Other states would need money to train judges and hire a medical assistant, such as the nurse/attorney being used by New York judges, she said. Another challenge would be to find the right team and funding to evaluate their program. "The idea itself is pretty simple, but some of the frosting around the intervention takes money," she said.

Even if judge-directed negotiation doesn't solve medical liability woes for all physicians, program advocates say the strategy only can improve the legal climate.

"If you don't have to do a trial, it saves everybody," said Judge Paula Feroleto, the administrative judge overseeing the Erie County, Buffalo program. "It saves the hospital, it saves attorneys fees for both sides, it saves the court system and the judge's time. It changes the mindset of how these cases are handled. It saves folks the stress of litigation."

Back to top


ADDITIONAL INFORMATION

Costs cut, time saved

A judge-directed negotiation program used in medical liability cases in the Bronx has reduced litigation time and costs, advocates say. Pilot programs modeled after the idea have expanded to Manhattan, Brooklyn and Buffalo, N.Y., and data for those programs are being compiled. Here is a snapshot of the Bronx program's impact since its launch in 2002.

Impact on hospitals

  • Medical liability payouts, including settlements and jury awards, by the New York City Health and Hospital's Corp. dropped from $196 million in 2003 to $130.5 million in 2010. The hospital corporation said the decrease stemmed from a series of measures aimed at reducing liability costs, including the judge-directed negotiation program.
  • HHC's average expense per medical liability case dropped from $567,000 in 2003 to $428,000 per case in 2010.
  • Under the judge-directed negotiation program, about 95% of HHC cases ended in settlements.

Impact on courts/doctors

  • More than 1,000 cases have gone through the program. Cases are completed in about nine months, compared with about three years using traditional methods.
  • Doctors who have no responsibility to a claim typically are weeded out within the first six months of the program. During traditional cases, doctors generally are not dismissed from lawsuits until after the discovery process, which can last up to 15 months after a claim has been filed.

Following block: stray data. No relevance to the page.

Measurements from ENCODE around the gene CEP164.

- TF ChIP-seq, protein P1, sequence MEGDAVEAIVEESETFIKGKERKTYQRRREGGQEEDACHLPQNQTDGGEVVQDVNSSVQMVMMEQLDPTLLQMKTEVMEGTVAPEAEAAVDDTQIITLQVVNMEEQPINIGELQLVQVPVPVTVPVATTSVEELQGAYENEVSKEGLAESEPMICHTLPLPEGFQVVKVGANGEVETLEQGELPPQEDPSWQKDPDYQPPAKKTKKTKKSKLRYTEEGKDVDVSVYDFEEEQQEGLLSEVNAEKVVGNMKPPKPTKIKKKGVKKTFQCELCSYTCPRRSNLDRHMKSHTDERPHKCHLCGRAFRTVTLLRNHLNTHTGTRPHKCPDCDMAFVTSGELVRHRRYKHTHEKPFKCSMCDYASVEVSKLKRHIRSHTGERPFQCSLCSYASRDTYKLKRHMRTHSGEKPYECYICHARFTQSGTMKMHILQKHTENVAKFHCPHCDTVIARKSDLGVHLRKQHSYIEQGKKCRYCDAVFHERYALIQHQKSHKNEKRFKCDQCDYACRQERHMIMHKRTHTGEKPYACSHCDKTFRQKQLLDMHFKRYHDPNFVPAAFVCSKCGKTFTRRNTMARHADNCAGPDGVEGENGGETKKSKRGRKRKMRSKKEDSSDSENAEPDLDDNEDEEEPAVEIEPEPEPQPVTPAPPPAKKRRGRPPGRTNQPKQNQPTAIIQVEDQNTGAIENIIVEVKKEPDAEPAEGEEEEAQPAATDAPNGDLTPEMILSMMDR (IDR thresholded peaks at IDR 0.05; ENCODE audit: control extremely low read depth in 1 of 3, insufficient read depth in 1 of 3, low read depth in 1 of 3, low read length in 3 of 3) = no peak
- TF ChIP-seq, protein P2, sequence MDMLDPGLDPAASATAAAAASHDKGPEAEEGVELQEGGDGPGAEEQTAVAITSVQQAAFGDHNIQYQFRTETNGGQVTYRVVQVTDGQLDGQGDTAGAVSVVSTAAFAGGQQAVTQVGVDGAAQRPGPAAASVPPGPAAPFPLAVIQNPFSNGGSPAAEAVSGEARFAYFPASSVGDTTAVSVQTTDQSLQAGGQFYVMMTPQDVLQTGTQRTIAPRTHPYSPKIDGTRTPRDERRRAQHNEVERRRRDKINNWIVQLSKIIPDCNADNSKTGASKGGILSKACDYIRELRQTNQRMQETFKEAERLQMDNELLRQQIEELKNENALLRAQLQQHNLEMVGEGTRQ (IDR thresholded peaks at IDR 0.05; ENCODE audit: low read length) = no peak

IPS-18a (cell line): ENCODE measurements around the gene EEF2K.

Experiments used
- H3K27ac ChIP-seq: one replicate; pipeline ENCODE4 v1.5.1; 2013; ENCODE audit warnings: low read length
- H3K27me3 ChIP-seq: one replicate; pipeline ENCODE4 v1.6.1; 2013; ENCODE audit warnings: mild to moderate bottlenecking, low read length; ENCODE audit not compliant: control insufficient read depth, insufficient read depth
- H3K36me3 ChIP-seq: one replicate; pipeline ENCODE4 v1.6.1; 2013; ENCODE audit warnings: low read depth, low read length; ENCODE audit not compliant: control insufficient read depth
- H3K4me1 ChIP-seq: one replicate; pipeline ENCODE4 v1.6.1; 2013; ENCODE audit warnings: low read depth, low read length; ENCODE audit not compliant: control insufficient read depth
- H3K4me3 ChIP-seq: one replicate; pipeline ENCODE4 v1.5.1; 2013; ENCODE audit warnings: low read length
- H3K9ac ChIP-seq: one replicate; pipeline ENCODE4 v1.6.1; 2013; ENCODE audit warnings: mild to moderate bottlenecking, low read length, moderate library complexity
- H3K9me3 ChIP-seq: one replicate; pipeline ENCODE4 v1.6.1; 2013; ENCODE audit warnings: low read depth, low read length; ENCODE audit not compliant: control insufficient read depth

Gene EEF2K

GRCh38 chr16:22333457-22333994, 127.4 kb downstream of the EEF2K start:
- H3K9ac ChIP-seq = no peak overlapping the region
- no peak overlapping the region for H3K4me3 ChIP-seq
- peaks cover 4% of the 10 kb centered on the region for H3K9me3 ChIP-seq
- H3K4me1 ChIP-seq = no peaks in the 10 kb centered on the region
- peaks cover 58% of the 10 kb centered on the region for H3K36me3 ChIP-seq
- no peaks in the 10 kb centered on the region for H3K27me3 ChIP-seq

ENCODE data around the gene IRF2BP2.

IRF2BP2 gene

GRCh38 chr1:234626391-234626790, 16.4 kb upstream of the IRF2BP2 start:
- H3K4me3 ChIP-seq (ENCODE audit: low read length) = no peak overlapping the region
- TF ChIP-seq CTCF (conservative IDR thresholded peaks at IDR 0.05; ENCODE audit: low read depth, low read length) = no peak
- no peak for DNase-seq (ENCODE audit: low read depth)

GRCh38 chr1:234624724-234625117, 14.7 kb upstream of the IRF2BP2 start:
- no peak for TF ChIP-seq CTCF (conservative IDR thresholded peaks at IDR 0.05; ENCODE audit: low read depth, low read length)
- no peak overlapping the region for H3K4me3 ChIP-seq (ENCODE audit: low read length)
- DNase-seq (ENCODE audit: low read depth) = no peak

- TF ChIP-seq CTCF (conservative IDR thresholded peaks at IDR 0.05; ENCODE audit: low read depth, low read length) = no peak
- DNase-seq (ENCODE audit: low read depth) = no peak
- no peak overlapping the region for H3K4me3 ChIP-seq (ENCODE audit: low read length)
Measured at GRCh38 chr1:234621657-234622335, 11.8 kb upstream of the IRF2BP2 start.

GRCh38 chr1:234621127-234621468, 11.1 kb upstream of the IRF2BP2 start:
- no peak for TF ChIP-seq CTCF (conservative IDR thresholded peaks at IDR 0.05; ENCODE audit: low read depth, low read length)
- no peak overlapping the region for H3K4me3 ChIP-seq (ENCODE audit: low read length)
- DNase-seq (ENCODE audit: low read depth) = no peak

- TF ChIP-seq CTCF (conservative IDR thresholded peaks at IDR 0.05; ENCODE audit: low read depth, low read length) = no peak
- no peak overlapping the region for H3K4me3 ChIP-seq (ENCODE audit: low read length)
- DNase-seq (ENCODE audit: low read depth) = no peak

• During the traditional claims process, up to four different judges may oversee one medical liability case at different intervals. In judge-directed negotiation, however, one judge presides over the same case and follows it through to resolution. Advocates believe this saves time for judges and litigants.

Source: New York City Health and Hospitals Corp.; Judge Douglas McKeon; Supreme Court, Bronx County

Back to top


ADVERTISEMENT

ADVERTISE HERE


Featured
Read story

Confronting bias against obese patients

Medical educators are starting to raise awareness about how weight-related stigma can impair patient-physician communication and the treatment of obesity. Read story


Read story

Goodbye

American Medical News is ceasing publication after 55 years of serving physicians by keeping them informed of their rapidly changing profession. Read story


Read story

Policing medical practice employees after work

Doctors can try to regulate staff actions outside the office, but they must watch what they try to stamp out and how they do it. Read story


Read story

Diabetes prevention: Set on a course for lifestyle change

The YMCA's evidence-based program is helping prediabetic patients eat right, get active and lose weight. Read story


Read story

Medicaid's muddled preventive care picture

The health system reform law promises no-cost coverage of a lengthy list of screenings and other prevention services, but some beneficiaries still might miss out. Read story


Read story

How to get tax breaks for your medical practice

Federal, state and local governments offer doctors incentives because practices are recognized as economic engines. But physicians must know how and where to find them. Read story


Read story

Advance pay ACOs: A down payment on Medicare's future

Accountable care organizations that pay doctors up-front bring practice improvements, but it's unclear yet if program actuaries will see a return on investment. Read story


Read story

Physician liability: Your team, your legal risk

When health care team members drop the ball, it's often doctors who end up in court. How can physicians improve such care and avoid risks? Read story